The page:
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William Henry Whiting (1854-1927), late Assistant Director of Naval Construction at the Admiralty.
THE LATE MR. W. H. WHITING.
A large circle of naval architects and engineers will learn with regret of the death of Mr. William Henry Whiting, which occurred at his home at South Corner, Duncton, Sussex, on August 22 last. Mr. Whiting, who, until his retirement in 1917, had been Superintendent of Construction Accounts and Contract Work at the Admiralty, was the son of the late Mr. William Whiting, of Porchester and Gosport, and was born on December 25, 1854. He received his early education at a private school at Gosport, and, in 1869, at the age of 15, he became a shipwright apprentice at H.M. Dockyard, Portsmouth. He remained at Portsmouth for 4 years making excellent progress at the Dockyard school, and, in 1873, he was selected for a higher course of training in naval architecture at the Royal Naval College, Greenwich, then recently opened. Mr. Whiting was one of the first to complete the three years’ course at the College, passing out in June, 1876, with a highly creditable professional certificate. Amongst those who completed their studies at the same time were two other ex-dockyard apprentices, Mr. T. C. Read, later a distinguished member of the surveying staff of Lloyd’s Register, and Mr. Philip Jenkins, later Professor of Naval Architecture at the University of Glasgow. Having completed his scientific education, he returned to Portsmouth Dockyard in order to take up the position of supernumerary draughtsman, and, during the years from 1876 to 1878 he was engaged in the construction of H.M. ships Thunderer and Dreadnought. The young engineer was then appointed draughtsman in the Controller’s Department at the Admiralty, and continued to occupy this position until 1883. While in this capacity he was engaged on warship drawings, designs and calculations.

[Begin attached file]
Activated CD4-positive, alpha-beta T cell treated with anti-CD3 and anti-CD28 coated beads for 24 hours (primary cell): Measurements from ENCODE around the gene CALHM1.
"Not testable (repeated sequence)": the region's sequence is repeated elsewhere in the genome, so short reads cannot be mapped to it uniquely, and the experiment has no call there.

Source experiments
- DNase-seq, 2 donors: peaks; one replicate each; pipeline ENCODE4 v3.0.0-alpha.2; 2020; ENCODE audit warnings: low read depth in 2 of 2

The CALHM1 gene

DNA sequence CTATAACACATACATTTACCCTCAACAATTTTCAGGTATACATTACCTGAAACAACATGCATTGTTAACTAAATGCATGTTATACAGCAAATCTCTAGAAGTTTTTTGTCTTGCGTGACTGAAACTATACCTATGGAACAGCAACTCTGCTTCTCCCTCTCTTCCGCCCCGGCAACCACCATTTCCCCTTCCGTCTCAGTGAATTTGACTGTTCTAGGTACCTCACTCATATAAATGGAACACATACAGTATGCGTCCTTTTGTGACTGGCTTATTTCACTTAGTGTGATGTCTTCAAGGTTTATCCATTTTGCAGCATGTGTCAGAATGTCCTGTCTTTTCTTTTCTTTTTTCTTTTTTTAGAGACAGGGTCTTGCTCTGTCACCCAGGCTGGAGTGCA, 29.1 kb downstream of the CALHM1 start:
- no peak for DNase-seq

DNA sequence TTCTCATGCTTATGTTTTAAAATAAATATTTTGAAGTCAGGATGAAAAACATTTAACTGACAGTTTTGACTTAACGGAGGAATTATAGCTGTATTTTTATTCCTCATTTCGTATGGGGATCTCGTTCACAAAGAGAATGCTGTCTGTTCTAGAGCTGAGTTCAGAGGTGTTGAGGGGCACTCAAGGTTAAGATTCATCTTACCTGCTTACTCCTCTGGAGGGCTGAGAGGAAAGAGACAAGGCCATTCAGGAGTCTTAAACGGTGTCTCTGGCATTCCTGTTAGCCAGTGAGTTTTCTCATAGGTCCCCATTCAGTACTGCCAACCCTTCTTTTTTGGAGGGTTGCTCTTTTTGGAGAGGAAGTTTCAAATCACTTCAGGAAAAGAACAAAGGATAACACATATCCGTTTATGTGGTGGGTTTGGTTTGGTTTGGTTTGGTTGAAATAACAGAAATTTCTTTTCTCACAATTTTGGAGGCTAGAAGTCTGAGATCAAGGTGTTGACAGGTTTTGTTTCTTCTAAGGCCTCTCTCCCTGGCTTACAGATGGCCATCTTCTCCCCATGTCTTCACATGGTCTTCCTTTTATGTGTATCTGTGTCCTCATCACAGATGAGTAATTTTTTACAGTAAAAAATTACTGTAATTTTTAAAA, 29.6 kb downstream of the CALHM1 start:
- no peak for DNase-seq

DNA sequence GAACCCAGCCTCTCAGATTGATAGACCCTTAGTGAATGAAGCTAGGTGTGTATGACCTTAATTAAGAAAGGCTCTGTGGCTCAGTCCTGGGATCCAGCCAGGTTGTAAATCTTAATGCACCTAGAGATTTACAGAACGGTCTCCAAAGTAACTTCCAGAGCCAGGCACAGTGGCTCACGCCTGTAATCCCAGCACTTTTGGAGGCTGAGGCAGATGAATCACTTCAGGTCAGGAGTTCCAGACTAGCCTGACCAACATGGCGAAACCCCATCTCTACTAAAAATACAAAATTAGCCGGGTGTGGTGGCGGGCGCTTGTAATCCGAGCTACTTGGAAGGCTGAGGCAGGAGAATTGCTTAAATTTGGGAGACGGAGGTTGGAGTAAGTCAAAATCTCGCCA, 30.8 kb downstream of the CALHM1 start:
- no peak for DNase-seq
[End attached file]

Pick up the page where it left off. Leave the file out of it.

On the formation of the Royal Corps of Naval Constructors in 1883, Mr. Whiting was appointed an Assistant Constructor, Second Class. From October 1884, to July 1886, he was junior instructor in naval architecture at the Royal Naval College, Greenwich, and, on rejoining the Admiralty staff at the end of this period, he was appointed visiting instructor at the college. In August, 1890, he proceeded to Chatham to take up the position of constructor at the Royal Dockyard in that town. He remained there for four years and, during this time, was engaged upon the construction of H.M. ships Hood, Empress of India, and Barfleur. Mr. Whiting was then sent to Devonport Dockyard as constructor, but only remained there for a short time. He was promoted to the rank of constructor-in-charge at H.M. Dockyard at Hongkong, and left England in 1895. The Hongkong yard was increasing in importance at that time, and it was decided that, for administrative purposes, the senior constructive officer should have the rank of Chief Constructor. As a consequence Mr. Whiting served as a constructor at Hongkong for one day and was promoted to the higher rank the next. He returned to this country in 1897, and was employed at the Admiralty in the capacity of assistant to the late Sir William White. In 1902 Mr. Whiting became Assistant Director of Naval Construction, a position he continued to occupy until 1912; he was for some years assistant to the late Sir Philip Watts. During the years from 1912 to 1917 Mr. Whiting was Superintendent of Construction Accounts and Contract Work at the Admiralty. A reorganisation of Admiralty Departments in May 1917, resulted in the abolition of the post which Mr. Whiting occupied, and, as he had already passed the age limit, he retired, after having been forty-eight years in the service of the Admiralty. At various periods during his active life he served on several Admiralty committees, including those set up to consider floating docks, and submerged torpedo discharge. He was also a member of the Court of Inquiry into the loss of the Barrow airship in 1912.
Mr. Whiting, who was created a Companion of the Order of the Bath in 1914, became a member of the Institution of Naval Architects as long ago as 1887. In 1903 he was awarded the Gold Medal of the Institution, and a premium, for his paper on “The Effect of Modern Accessories on the Size and Cost of Warships.” He was elected a member of the Council in 1904, and a vice-president in 1916.
He was a frequent speaker in the discussions at the meetings of the Institution and, at its recent visit to Cambridge, spoke at length on the paper, “Ships from Pepys’s Manuscripts,” by Mr. G. S. Laird Clowes. Mr. Whiting was elected to full membership of the Institution of Civil Engineers on December 6, 1910 ; he was also a Fellow of the Royal Society of Arts. His kindly and genial personality will long be remembered by all those with whom he came into contact.